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Monday 13 November 2023

Who Owns My IP When I Upload My Photos to a Public Website in Australia?

Original article by Shiryn Hagh, Lawyer, LegalVision.

Whether you are an amateur photographer or a professional, posting your photos on a public forum or website is an excellent way to gather interest in your work and boost your following. However, knowing your intellectual property (IP) rights is crucial when posting your photos online. This article will explore who owns your IP when you upload photos to a public website like Facebook or Instagram.

What is Intellectual Property?

IP refers to creations of the mind. These are the intangible assets that you create and may earn recognition for or financial benefit from. Although intellectual property is intangible, just like physical property, you can: 

  • own it;
  • sell it;
  • transfer the ownership
  • licence it; and 
  • take action against any trespassers (what we call ‘infringement’ in intellectual property law). 

There are various forms of IP rights and protection, including: 

  • trade marks; 
  • patents; 
  • designs; 
  • copyright; and
  • trade secrets. 

These property rights can represent a massive part of the value of any business. Intellectual property rights should be at the forefront of creatives’ minds.

As a photographer, you will own the intellectual property rights of your work as long as it is original and you have not assigned the rights or ownership to someone else. What is particularly important is the copyright you own in your photos.

What is Copyright?

Copyright is a type of IP that protects original works of authorship. Importantly, copyright protects the expression of original ideas but does not protect the ideas themselves. Copyright will only apply where the ideas have been materialised into a tangible or electronic form. 

Copyright gives exclusive rights to creators to manage how their content or creations can be:

  • used;
  • reproduced;
  • published; 
  • performed; 
  • communicated; 
  • distributed; or 
  • adapted.

The types of creative or original works that are protected by copyright include: 

  • artistic works such as paintings, drawings, sculptures, engravings or photographs, whether or not the work is of an artistic quality;
  • literary works such as lyrics, poems, books, novels, and also computer programs; 
  • dramatic works such as a choreographic show or a script for a film;
  • musical works, which refers to the music itself that is separate from the lyrics and the sound recording; and 
  • subject matters other than works such as films, broadcasts, sound recordings and published editions. 

In Australia, copyright automatically attaches to the material expression of creative or original works. For example, when you take an image on your camera, it will be protected by copyright in Australia.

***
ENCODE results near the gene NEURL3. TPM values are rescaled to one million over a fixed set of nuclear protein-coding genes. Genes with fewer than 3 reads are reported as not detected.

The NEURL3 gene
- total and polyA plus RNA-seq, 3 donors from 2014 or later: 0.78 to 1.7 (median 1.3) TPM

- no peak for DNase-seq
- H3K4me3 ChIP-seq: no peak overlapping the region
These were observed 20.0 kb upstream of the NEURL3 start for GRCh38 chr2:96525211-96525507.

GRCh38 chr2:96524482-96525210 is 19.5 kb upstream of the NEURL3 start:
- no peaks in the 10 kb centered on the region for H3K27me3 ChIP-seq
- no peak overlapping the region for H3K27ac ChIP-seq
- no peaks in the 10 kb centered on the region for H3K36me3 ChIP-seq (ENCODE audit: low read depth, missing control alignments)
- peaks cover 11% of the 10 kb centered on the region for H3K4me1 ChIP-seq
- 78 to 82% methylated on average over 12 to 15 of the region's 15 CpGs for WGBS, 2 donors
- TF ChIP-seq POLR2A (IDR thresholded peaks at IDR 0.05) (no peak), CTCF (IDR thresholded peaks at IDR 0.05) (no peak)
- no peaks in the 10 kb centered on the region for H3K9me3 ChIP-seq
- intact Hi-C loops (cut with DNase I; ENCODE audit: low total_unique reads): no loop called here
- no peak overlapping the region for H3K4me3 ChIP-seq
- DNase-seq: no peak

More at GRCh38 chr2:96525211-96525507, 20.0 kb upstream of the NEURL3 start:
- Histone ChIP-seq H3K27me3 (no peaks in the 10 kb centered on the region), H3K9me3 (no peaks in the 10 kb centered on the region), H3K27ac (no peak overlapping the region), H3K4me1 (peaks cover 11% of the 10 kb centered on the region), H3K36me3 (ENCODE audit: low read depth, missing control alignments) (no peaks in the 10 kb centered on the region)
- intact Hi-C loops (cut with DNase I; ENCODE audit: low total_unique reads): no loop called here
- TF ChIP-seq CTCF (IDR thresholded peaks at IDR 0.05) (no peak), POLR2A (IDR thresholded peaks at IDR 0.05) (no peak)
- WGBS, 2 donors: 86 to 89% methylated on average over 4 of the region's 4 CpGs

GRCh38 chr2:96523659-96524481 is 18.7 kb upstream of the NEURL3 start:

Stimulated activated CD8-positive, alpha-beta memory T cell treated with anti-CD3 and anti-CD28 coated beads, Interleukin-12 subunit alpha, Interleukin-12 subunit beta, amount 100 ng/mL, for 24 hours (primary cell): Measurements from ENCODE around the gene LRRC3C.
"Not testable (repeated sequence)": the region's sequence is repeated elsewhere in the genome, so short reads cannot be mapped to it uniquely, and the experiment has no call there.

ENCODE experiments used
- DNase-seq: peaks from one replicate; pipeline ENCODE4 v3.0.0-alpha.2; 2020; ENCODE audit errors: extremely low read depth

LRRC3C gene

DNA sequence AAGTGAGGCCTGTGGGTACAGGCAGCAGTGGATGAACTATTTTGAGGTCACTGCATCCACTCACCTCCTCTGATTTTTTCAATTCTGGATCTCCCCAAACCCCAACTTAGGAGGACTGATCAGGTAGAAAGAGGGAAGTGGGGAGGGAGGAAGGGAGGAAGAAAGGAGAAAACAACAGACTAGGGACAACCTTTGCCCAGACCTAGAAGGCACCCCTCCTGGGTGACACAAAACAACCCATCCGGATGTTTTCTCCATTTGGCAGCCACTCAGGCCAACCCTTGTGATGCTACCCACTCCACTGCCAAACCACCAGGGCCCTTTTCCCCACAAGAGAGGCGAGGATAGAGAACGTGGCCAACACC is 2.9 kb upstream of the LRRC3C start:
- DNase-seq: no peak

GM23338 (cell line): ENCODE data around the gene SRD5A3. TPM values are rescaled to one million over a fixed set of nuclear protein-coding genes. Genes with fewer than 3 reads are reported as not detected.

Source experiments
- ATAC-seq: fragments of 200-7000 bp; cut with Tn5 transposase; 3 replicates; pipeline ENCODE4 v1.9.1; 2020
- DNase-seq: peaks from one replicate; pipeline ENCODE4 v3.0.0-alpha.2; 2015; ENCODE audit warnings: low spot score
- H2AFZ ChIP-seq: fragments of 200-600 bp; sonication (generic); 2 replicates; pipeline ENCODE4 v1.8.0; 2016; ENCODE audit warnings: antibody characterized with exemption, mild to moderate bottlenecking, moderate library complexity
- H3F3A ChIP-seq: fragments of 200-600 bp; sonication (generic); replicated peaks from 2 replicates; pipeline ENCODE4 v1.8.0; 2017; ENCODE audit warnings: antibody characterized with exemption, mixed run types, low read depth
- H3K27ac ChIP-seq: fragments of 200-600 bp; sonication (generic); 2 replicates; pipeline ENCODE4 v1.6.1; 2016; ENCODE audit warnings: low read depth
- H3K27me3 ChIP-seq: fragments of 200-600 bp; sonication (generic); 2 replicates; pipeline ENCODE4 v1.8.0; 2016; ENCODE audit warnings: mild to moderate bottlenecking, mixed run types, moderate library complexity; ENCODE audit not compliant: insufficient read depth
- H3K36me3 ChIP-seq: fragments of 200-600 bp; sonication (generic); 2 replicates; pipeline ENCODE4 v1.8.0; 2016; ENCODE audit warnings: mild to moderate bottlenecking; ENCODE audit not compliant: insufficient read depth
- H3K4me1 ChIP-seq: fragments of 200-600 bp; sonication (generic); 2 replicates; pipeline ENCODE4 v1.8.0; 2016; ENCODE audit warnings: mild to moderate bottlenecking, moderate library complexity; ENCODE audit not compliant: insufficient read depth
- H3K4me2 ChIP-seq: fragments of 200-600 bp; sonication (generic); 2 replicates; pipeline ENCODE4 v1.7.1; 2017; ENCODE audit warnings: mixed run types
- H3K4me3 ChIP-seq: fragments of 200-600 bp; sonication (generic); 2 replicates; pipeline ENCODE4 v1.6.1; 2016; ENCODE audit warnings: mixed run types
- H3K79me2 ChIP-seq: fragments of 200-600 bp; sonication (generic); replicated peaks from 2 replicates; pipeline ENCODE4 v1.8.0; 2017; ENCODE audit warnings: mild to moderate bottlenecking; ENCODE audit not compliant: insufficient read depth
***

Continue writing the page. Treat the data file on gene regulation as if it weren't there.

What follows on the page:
Uploading Your Photos Online

Nowadays, most photographers upload their photos online so anyone can view them. Some photographers may upload their photos on their websites. However, most will share their work on public websites like Facebook and Instagram. 

These websites will have Terms and Conditions that will outline the legal issues that photographers should be aware of, such as what happens when a photo is uploaded on these websites and the rights of the creator that may be affected. 

To upload content onto these public websites, you will often initially agree to the site’s Terms and Conditions. It is essential to review these Terms and Conditions carefully as they outline certain legal expectations and issues that a creator should be aware of. 

For example, most of the time, Terms and Conditions require you to agree and accept that the content you are uploading is your work and is not in breach of copyright.

By uploading a photo onto one of these sites, you also agree to enter into a licensing agreement with the website. This licensing agreement is between you (as the work’s creator) and the host website and often confers rights to the site to use the photo or other work in specific ways. These licences will be contained within the Terms and Conditions of the website, so it is essential to review these carefully. If you have questions about the Terms and Conditions and how they may affect your rights, you should speak to a lawyer. 

It is important to note that many public websites like Facebook and Instagram are based overseas and would be subject to the relevant law of that country and not Australian law. In these circumstances, you may need legal advice from a lawyer familiar with these jurisdictions. 

Key Takeaways

As a photographer, it is essential to know your intellectual property rights to protect your work and ensure that you are not infringing on anyone else’s rights, especially when posting your photos online. Most public websites will have Terms and Conditions, which you will agree to when creating an account or uploading your images which will outline the expectations that you own the copyright to the work you upload and that you are not in breach of anyone else’s copyright. 

If you have any further questions about your intellectual property rights or want to discuss your protection, our experienced intellectual property lawyers can assist as part of our LegalVision membership. For a low monthly fee, you will have unlimited access to lawyers to answer your questions and draft and review your documents. Call us today on 1300 544 755 or visit our membership page.

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